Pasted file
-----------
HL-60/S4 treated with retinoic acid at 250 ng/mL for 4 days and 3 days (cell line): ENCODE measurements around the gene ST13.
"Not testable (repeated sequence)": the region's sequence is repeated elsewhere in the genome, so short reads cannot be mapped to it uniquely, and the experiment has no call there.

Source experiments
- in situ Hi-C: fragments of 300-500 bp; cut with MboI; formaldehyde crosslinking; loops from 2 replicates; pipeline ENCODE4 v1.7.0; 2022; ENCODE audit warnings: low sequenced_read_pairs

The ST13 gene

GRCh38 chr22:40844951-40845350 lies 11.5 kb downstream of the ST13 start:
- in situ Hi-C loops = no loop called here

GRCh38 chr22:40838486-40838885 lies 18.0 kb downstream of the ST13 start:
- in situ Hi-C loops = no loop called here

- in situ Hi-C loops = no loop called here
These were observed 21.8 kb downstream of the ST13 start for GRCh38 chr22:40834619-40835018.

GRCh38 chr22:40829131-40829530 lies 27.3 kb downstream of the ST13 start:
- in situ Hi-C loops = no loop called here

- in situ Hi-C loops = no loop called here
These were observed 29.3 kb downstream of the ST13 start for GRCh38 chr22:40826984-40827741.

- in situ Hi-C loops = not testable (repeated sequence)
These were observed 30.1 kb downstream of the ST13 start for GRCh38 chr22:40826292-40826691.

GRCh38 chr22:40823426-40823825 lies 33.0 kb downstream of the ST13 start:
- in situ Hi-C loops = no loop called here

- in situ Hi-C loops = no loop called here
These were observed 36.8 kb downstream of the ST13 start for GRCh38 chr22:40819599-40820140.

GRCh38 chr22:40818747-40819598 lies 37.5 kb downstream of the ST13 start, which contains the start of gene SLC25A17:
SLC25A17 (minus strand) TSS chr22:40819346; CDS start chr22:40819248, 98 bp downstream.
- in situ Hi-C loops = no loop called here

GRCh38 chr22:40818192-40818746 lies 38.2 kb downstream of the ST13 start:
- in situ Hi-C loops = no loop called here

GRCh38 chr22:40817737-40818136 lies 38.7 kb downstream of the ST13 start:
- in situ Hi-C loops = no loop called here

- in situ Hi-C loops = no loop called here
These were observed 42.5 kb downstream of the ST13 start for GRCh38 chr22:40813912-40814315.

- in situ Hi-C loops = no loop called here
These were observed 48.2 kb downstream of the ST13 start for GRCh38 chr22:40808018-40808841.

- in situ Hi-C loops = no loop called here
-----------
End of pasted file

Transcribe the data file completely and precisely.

HL-60/S4 treated with retinoic acid at 250 ng/mL for 4 days and 3 days (cell line): ENCODE measurements around the gene ST13.
"Not testable (repeated sequence)": the region's sequence is repeated elsewhere in the genome, so short reads cannot be mapped to it uniquely, and the experiment has no call there.

Source experiments
- in situ Hi-C: fragments of 300-500 bp; cut with MboI; formaldehyde crosslinking; loops from 2 replicates; pipeline ENCODE4 v1.7.0; 2022; ENCODE audit warnings: low sequenced_read_pairs

The ST13 gene

GRCh38 chr22:40844951-40845350 lies 11.5 kb downstream of the ST13 start:
- in situ Hi-C loops = no loop called here

GRCh38 chr22:40838486-40838885 lies 18.0 kb downstream of the ST13 start:
- in situ Hi-C loops = no loop called here

- in situ Hi-C loops = no loop called here
These were observed 21.8 kb downstream of the ST13 start for GRCh38 chr22:40834619-40835018.

GRCh38 chr22:40829131-40829530 lies 27.3 kb downstream of the ST13 start:
- in situ Hi-C loops = no loop called here

- in situ Hi-C loops = no loop called here
These were observed 29.3 kb downstream of the ST13 start for GRCh38 chr22:40826984-40827741.

- in situ Hi-C loops = not testable (repeated sequence)
These were observed 30.1 kb downstream of the ST13 start for GRCh38 chr22:40826292-40826691.

GRCh38 chr22:40823426-40823825 lies 33.0 kb downstream of the ST13 start:
- in situ Hi-C loops = no loop called here

- in situ Hi-C loops = no loop called here
These were observed 36.8 kb downstream of the ST13 start for GRCh38 chr22:40819599-40820140.

GRCh38 chr22:40818747-40819598 lies 37.5 kb downstream of the ST13 start, which contains the start of gene SLC25A17:
SLC25A17 (minus strand) TSS chr22:40819346; CDS start chr22:40819248, 98 bp downstream.
- in situ Hi-C loops = no loop called here

GRCh38 chr22:40818192-40818746 lies 38.2 kb downstream of the ST13 start:
- in situ Hi-C loops = no loop called here

GRCh38 chr22:40817737-40818136 lies 38.7 kb downstream of the ST13 start:
- in situ Hi-C loops = no loop called here

- in situ Hi-C loops = no loop called here
These were observed 42.5 kb downstream of the ST13 start for GRCh38 chr22:40813912-40814315.

- in situ Hi-C loops = no loop called here
These were observed 48.2 kb downstream of the ST13 start for GRCh38 chr22:40808018-40808841.

- in situ Hi-C loops = no loop called here